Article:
Guidance in Uncharted Waters

Dealing with a situation we have never faced before

With markets and the economy reeling from COVID-19 (the coronavirus), stocks have just finished their worst quarter since 2008.  If the professional and personal stress of our world wasn’t enough for you, consider the unprecedented volatility investors experienced during the quarter from Feb 17th to March 23rd; the S&P 500 Index fell 34% for the fastest loss in history.  On the other hand, the following three days (March 24th-26th) saw the market gain 17.5% for the best three-day stretch since the 1930s.

We are dealing with a situation we have never faced before.  The near-term economic damage from the coronavirus outbreak will be severe.  GDP is expected to sharply contract, potentially by historic proportions, and unemployment is rising to levels never seen before.  Without any analogous history available as a guide, we must consider two general scenarios: the positive case and the negative case. 

The Positive Case: The early countries that contracted the disease have shown good progress and has brought the disease under control relatively quickly.  Unprecedented aid by central bankers and world governments help the economy survive in the short term.  The economic damage is severe but brief, with a snap back recovery driven by pent up demand once things return to some normalcy.    

The Negative Case: The outlook for the disease is still very uncertain, and headlines are likely to continue to get more frightening in the coming weeks.  The economy will retract at a severe rate, and the return to “normal” economic activity will prove to be slow and challenging.  Many industries and companies face dual issues: too much debt and decimated revenue and may never return to their previous level of earnings.   

Where we end up is most likely to be, as always, somewhere in the middle.  We can’t know for sure, so we must rely on a time-tested approach to stay disciplined, always recognizing when emotion rears its head in investment decision making.  If we invest based on emotion, we are very likely to exit the market after it has already dropped meaningfully, locking in losses.  By the time the discomfort and worry are gone, the market will already be much higher.  Our disciplined approach has worked in other downturns and it should work again.  We believe it is the true recipe for long-term investment success. 

Remember that, as we stated in our Investing in Scary Markets letter, in times like these we need to pause and remember what goals we set out to achieve when we started investing.  If you are drawing retirement income from your portfolio, you will still get your monthly check.  If you are saving for your future, your recent contributions were used to buy stocks on discount.  If your goals have not changed, you should not have to drastically change your portfolio.  The best advice is to stay the course and we understand this is not easy.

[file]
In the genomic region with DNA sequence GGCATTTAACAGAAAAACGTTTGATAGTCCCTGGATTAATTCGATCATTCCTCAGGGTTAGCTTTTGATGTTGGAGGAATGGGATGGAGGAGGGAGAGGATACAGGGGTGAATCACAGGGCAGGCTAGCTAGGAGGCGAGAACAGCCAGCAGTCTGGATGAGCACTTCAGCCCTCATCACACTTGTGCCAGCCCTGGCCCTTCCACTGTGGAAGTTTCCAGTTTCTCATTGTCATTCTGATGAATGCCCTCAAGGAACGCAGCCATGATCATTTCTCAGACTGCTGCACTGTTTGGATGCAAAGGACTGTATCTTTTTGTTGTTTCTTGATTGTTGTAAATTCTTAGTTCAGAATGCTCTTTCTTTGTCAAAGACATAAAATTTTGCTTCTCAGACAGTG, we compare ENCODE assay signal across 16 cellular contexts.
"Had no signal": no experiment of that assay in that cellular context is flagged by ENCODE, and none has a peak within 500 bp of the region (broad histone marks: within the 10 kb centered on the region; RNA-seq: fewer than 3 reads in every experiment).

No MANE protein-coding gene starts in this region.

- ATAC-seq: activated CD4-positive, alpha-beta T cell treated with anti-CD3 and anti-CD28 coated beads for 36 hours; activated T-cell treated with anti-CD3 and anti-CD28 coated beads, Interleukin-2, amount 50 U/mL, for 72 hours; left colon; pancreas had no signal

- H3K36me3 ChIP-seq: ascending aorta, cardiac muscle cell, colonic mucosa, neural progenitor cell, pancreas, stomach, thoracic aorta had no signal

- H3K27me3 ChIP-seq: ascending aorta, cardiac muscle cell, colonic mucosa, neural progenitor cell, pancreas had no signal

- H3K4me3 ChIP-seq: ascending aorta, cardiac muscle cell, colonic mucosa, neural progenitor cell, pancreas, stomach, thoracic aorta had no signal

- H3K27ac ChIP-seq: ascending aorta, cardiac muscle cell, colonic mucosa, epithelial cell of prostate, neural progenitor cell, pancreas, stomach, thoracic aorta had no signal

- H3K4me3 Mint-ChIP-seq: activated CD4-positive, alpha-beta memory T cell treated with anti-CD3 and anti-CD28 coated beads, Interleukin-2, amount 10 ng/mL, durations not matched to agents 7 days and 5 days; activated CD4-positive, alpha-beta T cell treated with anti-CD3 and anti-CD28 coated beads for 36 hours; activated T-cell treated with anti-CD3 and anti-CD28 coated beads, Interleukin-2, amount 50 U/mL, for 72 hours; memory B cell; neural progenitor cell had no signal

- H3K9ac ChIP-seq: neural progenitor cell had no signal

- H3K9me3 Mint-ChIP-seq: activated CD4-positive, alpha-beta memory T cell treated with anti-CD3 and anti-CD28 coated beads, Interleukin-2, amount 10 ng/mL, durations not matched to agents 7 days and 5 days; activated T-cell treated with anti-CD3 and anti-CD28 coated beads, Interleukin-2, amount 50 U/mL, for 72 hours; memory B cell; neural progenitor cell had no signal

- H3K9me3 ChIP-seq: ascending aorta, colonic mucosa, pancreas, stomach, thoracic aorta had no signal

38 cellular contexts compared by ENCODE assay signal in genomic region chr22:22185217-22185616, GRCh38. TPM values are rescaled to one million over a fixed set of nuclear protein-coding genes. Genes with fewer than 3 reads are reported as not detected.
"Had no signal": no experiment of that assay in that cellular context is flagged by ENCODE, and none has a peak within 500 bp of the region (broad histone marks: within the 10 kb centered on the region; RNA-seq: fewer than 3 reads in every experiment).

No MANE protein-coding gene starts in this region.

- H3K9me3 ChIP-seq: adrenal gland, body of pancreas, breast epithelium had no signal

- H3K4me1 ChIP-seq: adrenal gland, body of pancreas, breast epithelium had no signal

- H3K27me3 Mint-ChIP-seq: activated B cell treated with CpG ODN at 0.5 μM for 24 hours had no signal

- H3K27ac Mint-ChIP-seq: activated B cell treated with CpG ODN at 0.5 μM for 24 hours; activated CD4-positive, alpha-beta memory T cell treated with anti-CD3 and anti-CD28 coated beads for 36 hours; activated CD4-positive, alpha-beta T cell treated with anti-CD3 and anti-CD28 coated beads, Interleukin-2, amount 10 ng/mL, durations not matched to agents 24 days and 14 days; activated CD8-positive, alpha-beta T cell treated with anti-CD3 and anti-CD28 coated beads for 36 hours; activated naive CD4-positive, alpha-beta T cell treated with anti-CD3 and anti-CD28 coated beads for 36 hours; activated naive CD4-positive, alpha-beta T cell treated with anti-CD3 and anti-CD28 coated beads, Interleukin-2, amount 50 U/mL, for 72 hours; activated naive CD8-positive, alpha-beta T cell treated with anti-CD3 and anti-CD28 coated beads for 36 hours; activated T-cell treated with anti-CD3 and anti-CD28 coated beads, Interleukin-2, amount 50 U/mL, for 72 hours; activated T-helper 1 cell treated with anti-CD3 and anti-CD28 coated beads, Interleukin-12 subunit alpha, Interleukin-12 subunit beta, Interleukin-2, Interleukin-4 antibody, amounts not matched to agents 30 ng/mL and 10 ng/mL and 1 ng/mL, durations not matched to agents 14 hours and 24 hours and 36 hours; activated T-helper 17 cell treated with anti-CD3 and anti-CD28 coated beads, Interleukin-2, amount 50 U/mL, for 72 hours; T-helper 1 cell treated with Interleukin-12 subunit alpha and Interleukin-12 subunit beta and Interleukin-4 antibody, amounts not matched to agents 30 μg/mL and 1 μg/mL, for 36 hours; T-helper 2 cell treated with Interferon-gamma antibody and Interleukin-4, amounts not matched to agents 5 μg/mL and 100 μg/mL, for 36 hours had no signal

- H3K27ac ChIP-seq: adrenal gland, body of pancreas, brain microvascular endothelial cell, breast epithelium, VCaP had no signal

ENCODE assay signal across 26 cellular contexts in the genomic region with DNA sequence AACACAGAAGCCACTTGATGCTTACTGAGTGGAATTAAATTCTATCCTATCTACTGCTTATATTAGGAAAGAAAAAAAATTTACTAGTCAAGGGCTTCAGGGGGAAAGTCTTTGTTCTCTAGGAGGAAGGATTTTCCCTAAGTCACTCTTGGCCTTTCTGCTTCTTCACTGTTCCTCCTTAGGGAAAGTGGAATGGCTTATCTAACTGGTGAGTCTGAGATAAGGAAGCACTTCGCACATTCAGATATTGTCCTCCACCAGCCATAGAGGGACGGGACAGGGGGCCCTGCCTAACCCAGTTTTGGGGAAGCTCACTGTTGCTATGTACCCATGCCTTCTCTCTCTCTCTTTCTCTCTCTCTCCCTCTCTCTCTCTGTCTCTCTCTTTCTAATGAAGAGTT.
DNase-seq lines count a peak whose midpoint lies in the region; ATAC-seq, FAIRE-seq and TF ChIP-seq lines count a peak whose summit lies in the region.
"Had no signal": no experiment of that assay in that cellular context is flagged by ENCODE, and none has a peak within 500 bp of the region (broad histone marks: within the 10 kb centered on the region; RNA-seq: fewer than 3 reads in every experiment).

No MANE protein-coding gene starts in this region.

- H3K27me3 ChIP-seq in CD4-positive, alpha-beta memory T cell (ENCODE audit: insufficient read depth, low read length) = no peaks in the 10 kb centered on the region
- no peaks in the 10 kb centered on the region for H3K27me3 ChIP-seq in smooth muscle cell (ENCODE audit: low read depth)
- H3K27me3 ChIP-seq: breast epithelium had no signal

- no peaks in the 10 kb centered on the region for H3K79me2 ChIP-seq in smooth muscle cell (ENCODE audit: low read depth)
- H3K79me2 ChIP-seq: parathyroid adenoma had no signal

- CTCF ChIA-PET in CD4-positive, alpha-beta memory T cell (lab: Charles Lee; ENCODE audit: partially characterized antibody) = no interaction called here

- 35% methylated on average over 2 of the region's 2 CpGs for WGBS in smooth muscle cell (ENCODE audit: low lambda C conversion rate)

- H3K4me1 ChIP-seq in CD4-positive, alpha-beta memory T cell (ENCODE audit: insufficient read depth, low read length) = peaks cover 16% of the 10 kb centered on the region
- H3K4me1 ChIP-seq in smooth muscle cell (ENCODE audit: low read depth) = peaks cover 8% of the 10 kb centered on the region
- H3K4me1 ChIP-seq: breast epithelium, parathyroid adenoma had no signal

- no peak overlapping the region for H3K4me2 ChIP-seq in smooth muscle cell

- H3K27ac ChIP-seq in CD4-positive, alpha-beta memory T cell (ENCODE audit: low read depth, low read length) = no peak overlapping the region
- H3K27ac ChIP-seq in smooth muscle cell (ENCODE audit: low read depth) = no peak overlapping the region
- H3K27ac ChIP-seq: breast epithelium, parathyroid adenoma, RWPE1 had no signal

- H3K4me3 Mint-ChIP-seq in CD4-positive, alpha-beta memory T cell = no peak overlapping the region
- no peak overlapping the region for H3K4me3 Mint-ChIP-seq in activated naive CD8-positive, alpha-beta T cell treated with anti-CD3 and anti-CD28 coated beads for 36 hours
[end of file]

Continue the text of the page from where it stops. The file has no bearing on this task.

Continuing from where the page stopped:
The future is uncertain, but our investment process remains the same: diversify; rebalance; balance long-term returns with short-term risks; buy low into fear, sell high into greed.  Following the sharp decline in March, we have added a modest amount of stock investments to most client portfolios from proceeds in fixed income investments which had risen.  

We continue to hold cash ready and assess the point at which we’d further increase our exposure to equities, however given the quick rise in stocks at the end of March we have increased the margin of safety we want to see before doing so.  We also are taking advantage of any tax-loss harvesting opportunities, helping to offset any taxes you will have to pay on future gains.  

While the news may sound dark and hopeless at times, remember that this too shall pass.  The world has faced many challenges and economic downturns and has always come out the other side.  What matters most – for both our health and our finances – is how we act along the way.  

Perritt Capital Management, Inc. is the Registered Investment Advisor for Windgate Wealth Management accounts and does not provide tax advice. Consult your professional tax advisor for questions concerning your personal tax or financial situation.

Data here is obtained from what are considered reliable sources.  We consider the data used to be relevant and reliable.

First published April 2020.

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